Lazy Loading is what I think you mean here. This is where elements are loaded as required. And usually animated on screen. With the idea that you’ll actually read the content, as it appears as you interact with it. It would be interesting to see if by this method, retention of information was heightened or not, as this isn’t necessarily related to clicks.

    August 13th, 2014 at 12:20 pm

  8. Cec Matsie says:

    So are you saying that from that 1 & only 1 example or test, that you came to that absolute conclusion? Please, I think we need a hell of a lot more tests to draw a measurable conclusion???

    August 13th, 2014 at 11:44 pm

  9. Mari Vert says:

    I don’t know what ‘parallel conversion means, but if it’s animation; I don’t like it. Yur first example just annoyed me, because I couldn’t actually read, or note anything on it before it disapeared repeartedly. I would not be bothered looking at
    a site like that.

    August 14th, 2014 at 7:53 am

  10. Duncan Jones says:

    Hi Cec. Testing is all about creating a hypothesis and then testing it. In this case it was to test whether animation would improve conversions or not. In this case it didn’t, which means that we won’t be using it blindy assuming that it will convert higher than a static design. Saying that, we will certainly be testing animation and parallax in different ways to see if we can make it outperform a static design.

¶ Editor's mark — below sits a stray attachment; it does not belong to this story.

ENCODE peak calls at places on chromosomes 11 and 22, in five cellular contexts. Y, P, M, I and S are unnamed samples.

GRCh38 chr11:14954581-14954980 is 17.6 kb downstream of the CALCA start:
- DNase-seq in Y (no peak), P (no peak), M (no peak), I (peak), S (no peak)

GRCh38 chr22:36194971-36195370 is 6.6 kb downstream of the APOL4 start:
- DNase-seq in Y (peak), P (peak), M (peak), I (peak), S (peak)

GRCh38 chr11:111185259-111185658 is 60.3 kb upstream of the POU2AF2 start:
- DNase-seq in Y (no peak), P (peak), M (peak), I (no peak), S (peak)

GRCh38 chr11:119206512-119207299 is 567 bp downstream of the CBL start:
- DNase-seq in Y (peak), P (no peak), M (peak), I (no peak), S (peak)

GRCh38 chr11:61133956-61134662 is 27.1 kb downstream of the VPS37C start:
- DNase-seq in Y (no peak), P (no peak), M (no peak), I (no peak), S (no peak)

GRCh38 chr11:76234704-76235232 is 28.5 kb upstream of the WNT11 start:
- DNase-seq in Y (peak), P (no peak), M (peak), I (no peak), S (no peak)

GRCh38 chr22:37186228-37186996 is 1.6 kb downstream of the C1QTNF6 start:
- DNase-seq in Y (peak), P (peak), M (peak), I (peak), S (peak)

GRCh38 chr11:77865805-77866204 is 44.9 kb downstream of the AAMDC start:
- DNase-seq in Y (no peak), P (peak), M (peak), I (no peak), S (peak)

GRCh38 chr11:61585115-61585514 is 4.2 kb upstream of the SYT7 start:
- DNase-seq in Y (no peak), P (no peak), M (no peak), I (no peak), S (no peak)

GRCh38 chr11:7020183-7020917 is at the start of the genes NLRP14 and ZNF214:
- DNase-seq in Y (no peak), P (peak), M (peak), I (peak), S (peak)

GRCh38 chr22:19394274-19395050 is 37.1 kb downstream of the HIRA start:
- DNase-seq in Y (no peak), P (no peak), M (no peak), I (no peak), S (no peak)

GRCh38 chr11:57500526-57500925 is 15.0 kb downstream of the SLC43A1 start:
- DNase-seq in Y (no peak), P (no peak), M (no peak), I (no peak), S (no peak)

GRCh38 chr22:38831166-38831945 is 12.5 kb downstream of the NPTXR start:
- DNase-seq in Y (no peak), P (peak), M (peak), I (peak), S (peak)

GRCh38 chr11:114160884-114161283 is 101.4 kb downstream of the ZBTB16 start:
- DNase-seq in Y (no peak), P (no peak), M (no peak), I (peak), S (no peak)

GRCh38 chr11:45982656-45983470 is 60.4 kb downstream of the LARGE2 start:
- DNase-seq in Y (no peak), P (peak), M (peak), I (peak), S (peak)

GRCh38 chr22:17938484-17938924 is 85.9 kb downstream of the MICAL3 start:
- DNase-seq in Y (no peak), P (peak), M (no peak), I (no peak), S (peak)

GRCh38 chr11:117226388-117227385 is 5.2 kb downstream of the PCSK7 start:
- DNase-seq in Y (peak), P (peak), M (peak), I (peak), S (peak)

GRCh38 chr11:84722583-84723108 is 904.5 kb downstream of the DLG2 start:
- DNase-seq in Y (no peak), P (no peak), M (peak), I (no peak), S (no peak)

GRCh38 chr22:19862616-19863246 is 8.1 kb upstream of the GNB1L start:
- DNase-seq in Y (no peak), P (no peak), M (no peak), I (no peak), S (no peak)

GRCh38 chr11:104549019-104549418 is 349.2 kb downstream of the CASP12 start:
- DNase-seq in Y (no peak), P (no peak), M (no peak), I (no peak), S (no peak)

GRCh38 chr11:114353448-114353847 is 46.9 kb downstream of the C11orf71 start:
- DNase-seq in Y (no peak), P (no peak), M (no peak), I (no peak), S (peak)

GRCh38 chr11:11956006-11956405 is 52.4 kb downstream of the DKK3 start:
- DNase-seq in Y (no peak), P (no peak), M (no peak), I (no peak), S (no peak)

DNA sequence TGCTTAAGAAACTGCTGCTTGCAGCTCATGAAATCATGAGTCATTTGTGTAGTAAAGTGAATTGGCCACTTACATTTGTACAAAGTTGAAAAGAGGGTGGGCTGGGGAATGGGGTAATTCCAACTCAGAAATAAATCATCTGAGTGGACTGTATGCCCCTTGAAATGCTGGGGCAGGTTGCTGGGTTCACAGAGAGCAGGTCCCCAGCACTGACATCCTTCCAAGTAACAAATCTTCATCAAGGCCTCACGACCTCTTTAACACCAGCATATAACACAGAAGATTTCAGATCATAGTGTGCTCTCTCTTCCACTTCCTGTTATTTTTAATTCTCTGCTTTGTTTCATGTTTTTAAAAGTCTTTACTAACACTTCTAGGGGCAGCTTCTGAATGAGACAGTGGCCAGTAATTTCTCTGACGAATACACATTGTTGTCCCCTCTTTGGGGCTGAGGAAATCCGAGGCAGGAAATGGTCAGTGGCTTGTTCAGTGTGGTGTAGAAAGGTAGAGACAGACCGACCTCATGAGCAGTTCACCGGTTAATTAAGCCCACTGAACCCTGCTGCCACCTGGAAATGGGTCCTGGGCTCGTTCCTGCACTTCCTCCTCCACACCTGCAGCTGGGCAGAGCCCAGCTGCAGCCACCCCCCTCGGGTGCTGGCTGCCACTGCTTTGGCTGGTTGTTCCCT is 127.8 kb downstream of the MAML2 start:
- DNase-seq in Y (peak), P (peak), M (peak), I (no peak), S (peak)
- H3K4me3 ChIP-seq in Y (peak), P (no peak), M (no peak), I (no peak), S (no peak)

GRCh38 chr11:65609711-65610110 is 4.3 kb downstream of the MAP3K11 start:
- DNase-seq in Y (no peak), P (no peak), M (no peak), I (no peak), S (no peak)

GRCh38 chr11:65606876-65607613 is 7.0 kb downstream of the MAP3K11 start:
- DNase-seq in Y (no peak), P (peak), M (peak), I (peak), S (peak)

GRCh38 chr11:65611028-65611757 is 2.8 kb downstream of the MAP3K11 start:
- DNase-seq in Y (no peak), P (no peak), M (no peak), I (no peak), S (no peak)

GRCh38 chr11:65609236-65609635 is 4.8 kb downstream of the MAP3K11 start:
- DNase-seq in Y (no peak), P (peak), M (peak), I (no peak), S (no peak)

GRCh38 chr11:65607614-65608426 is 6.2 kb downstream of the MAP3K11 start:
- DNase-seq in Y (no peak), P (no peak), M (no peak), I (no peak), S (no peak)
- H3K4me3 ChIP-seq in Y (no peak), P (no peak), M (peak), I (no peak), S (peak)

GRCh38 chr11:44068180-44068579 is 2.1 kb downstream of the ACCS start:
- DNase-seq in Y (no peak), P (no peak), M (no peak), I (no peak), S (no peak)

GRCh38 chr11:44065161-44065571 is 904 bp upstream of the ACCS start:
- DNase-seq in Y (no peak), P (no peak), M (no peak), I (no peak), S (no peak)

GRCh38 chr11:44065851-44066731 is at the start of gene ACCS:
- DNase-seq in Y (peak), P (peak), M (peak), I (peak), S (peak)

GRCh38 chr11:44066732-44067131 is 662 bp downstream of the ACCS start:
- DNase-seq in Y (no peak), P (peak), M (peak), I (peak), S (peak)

August 15th, 2014 at 12:50 pm

  11. Puneet Sahlaot says:

    The title and core of this post is misleading. the case study uses “Scroll effect” rather than parallax. and the definition itself is simply incorrect “parallax scrolling on websites and landing pages, where elements of the page are animated as you scroll.” Animated elements != parallax
    Parallax, could not be achieved with 100% perfection on websites, but some true example of Parallax would be http://demo.studiopress.com/parallax/
    More on parallax in web design : https://medium.com/@branded07/the-troublesome-misconception-of-parallax-in-web-design-2a55ad1459f7

    August 24th, 2014 at 7:53 am

  12. Duncan Jones says:

    Hey all. Thanks for all the feedback on parallax vs animated scrolling. The article has been updated accordingly. We’ll be sure to test parallax scrolling in one of our next tests.

    August 25th, 2014 at 8:19 pm